Uber's CEO said the ride-hailing company could cut service in California if a rule takes effect that grants drivers the status and benefits of employees.
Uber is about to embark on a wild ride on Wall Street with the biggest and most hotly debated IPO in years.The world's leading ride-hailing service set the stage for its long-awaited arrival on the stock market by pricing its initial public offering at $45 per share late Thursday.The price is at the lower end of its targeted range of $44 to $50 per share, a decision that may have been driven by the escalating doubts about the ability of ride-hailing service's ability to make money since Uber's main rival, Lyft, went public six weeks ago.Even at the tamped-down price, Uber now has a market value of $82.4 billion — significantly more than century-old automakers General Motors and Ford Motor.Uber will face its next test Friday when its shares begin trading the New York Stock Exchange.No matter how the stock swings, the IPO has to be considered a triumph for the company most closely associated with a ride-hailing industry that has changed the way millions of people get around while also transforming the way millions of more people earn a living in the gig economy.The IPO raised another $8.1 billion for Uber as it tries to fend off rival Lyft in the U.S. and help cover the cost of giving rides to passengers at unprofitable prices.
Uber's ride-hailing service will give its U.S. passengers and drivers more leeway to pursue claims of sexual misconduct, its latest attempt to shed its reputation for brushing aside bad behavior.The shift announced Tuesday will allow riders and drivers to file allegations of rape, sexual assault and harassment in courts and mediation, rather than being locked into an arbitration hearing.The San Francisco company is also scrapping a policy requiring all settlements of sexual misconduct to be kept confidential, giving victims the choice of whether they want to make their allegations public.It's a conciliatory step from CEO Dara Khosrowshahi.
Many say self-driving cars are going to revolutionize how we get around -- and Q13 News' Matt Lorch traveled to Phoenix, Arizona to go for a ride.Several companies are testing self-driving vehicles down there right now, taking along anyone who is willing.Uber, for example, is testing the vehicles with a vehicle operator behind the wheel.
Washington state attorney general Bob Ferguson on Tuesday filed a multimillion-dollar lawsuit against Uber.Ferguson says the ride-sharing company violated the state's data breach notification law thousands of times.Uber's disclosure that hackers accessed the personal information of 57 million riders and drivers last year, a breach it didn't disclose publicly until last week, adds new potential legal woes for the already troubled company.That hack included the names and driver's license numbers of at least 10,888 Uber drivers in Washington state.“Washington law is clear: When a data breach puts people at risk, businesses must inform them,” Ferguson said. “Uber’s conduct has been truly stunning.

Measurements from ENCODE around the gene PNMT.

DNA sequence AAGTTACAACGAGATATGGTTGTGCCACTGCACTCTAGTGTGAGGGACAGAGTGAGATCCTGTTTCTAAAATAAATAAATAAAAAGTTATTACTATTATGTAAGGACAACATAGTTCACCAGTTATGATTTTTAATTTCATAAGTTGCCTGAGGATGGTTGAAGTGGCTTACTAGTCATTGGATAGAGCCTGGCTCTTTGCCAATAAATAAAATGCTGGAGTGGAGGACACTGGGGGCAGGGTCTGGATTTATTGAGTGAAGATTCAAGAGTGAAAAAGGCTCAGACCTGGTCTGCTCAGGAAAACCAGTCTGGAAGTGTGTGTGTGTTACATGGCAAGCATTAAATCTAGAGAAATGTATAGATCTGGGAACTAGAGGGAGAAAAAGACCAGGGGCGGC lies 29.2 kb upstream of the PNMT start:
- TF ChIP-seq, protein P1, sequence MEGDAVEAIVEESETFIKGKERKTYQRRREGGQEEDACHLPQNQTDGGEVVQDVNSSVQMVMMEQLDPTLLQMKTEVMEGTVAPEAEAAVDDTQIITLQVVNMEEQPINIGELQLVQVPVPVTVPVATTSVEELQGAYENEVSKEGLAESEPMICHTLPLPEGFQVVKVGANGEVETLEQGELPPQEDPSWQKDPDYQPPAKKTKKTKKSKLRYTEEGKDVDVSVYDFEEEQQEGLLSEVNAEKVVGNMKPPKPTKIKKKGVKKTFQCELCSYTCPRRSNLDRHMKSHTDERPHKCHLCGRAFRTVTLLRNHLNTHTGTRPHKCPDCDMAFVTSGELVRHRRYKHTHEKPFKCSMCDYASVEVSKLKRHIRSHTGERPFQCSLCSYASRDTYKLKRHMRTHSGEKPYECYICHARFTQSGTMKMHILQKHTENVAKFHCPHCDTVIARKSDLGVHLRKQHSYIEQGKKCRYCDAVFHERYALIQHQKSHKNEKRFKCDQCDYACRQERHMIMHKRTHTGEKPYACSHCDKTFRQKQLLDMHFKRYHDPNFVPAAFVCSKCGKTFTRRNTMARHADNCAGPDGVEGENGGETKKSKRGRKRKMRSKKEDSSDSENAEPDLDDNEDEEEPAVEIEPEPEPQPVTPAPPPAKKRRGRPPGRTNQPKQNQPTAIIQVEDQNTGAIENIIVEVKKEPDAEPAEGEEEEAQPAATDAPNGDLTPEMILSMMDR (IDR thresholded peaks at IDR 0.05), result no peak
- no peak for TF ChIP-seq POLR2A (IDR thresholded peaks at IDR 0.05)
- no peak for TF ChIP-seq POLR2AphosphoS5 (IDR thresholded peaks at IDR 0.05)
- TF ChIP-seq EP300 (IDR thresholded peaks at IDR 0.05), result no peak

Expedia CEO Dara Khosrowshahi has been named Uber's top executive, taking the difficult job of mending the dysfunctional ride-hailing giant and turning it from money-losing behemoth to a profitable company.
The Washington Attorney General's Office says ride-hailing service Uber has agreed to pay $40,000 and to stop sending unsolicited text messages to customers in the state.OLYMPIA, Wash.
Uber is suspending its self-driving car program, one day after a self-driving Uber SUV was struck during an accident at an Arizona intersection.
Police are crediting Uber driver Keith Avila with helping rescue a girl from alleged child sex traffickers in Elk Grove, California.
It may seem like common courtesy, but Uber has officially laid out a list of dos and don'ts that could get you banned if you don't follow them. The company issued the warning on their website.
Your wait for an Uber in Seattle is shorter if you are in a lower income neighborhood, a University of Washington study finds. On the flipside, that means you will wait longer for a ride if you are in wealthier areas.